Microsoft is the latest tech giant said to be prototyping a smartwatch, according to a Wall Street Journal post earlier this month. Earlier this year, Samsung announced it was planning its own wristwatch-style computing device, and there have been rumors about an Apple iWatch and a Google smartwatch as well.
While we wait for the giants to play their hands, a number of Android-powered smartwatches are already on the market, and there's at least one (Leikr) that runs Linux. The accompanying slideshow reveals devices of note, as well as two intriguing open source, Kickstarter-funded watches that don't run a formal OS but offer hooks to Linux and Android: the MetaWatch Frame and the Pebble.
Last October, Gartner projected a $10 billion wearable smart electronics industry by 2016, defining the term to include smartwatches, fitness trackers in shoes, automatic insulin delivery devices, and even smart tattoos. Smartwatches face several obstacles, however, starting with the precipitous drop in wristwatch sales over the last decade. Even when watches were more popular, most smartwatch launches failed. These have included bulky products from Samsung and Microsoft, with the latter's Spot watch discontinued in 2008.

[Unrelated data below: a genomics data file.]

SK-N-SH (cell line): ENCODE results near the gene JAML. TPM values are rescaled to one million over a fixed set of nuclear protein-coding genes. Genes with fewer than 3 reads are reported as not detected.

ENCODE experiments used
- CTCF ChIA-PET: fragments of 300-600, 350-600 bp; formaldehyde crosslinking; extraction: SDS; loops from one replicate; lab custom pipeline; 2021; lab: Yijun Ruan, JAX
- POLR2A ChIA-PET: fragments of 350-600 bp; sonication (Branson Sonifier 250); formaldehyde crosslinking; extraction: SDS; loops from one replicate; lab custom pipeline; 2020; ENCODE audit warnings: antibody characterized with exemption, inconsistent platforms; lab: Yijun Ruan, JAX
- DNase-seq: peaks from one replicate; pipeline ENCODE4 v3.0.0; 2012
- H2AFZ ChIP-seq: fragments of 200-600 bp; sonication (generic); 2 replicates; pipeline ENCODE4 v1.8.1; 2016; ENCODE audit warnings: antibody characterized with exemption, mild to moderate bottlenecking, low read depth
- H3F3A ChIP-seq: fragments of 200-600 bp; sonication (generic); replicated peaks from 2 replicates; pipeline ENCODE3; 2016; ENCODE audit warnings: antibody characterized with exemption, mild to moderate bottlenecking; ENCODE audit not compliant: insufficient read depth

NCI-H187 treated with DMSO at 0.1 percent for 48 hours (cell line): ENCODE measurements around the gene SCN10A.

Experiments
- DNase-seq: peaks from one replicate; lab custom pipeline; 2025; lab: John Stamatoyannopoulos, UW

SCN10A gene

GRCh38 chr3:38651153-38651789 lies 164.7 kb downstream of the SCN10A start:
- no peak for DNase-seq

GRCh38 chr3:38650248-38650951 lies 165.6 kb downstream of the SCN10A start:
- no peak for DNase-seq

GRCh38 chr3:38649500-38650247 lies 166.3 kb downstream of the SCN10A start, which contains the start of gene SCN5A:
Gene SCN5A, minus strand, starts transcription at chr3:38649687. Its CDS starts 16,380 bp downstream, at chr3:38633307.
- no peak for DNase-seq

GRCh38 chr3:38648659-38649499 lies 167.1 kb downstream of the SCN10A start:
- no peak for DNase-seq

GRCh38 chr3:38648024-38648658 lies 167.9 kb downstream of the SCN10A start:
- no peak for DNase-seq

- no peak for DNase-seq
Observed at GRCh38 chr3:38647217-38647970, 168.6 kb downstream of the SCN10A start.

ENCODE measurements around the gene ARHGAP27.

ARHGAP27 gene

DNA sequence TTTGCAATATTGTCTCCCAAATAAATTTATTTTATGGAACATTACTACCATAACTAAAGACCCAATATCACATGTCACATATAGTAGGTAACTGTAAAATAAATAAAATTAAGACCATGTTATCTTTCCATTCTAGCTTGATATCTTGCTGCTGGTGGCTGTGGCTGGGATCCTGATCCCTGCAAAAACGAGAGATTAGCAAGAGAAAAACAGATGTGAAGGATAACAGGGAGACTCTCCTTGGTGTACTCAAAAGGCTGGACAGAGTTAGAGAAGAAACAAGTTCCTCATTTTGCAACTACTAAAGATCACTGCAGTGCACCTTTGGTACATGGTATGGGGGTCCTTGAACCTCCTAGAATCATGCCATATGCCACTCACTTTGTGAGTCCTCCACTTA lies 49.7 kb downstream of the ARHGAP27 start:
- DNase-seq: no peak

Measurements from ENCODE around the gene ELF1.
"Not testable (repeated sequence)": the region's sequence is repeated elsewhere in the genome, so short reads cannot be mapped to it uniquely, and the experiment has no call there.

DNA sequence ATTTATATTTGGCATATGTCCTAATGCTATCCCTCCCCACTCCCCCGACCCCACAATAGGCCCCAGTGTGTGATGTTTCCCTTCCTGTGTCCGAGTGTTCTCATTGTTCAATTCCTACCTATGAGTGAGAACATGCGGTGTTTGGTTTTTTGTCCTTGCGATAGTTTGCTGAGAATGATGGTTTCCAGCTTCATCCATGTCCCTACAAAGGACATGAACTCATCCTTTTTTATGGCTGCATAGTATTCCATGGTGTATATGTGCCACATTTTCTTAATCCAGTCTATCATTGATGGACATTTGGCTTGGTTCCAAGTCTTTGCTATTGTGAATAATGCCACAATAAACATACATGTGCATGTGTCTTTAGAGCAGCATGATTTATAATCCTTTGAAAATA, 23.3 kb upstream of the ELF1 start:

About two years ago, Android smartwatches started appearing from vendors like WIMM, which last year retracted itself into a confidential relationship with an unknown partner. Miniaturization has resulted in sleeker designs for these newer smartwatches. Still, the question remains: Can a device with a 1-2 inch screen be efficiently touch-driven, or will we also need buttons, voice, and perhaps gesture commands?
A larger, related question is whether smartwatches can replace a smartphone, as is the goal of the mostly autonomous Google Glass eyewear computer. Or will the public instead prefer lower-cost, limited-function Bluetooth sync companions to a phone that one leaves in one's pocket? Will fitness and health-monitoring dominate or will the focus be on social networking updates?
By the end of the year, we should see what some of the major tech vendors like Samsung and Apple have up their sleeves. By then we should have a better idea which way the category is going -- or whether it is going anywhere at all. Click on the gallery link below for our slideshow of top seven smartwatches available now that are worth a closer look.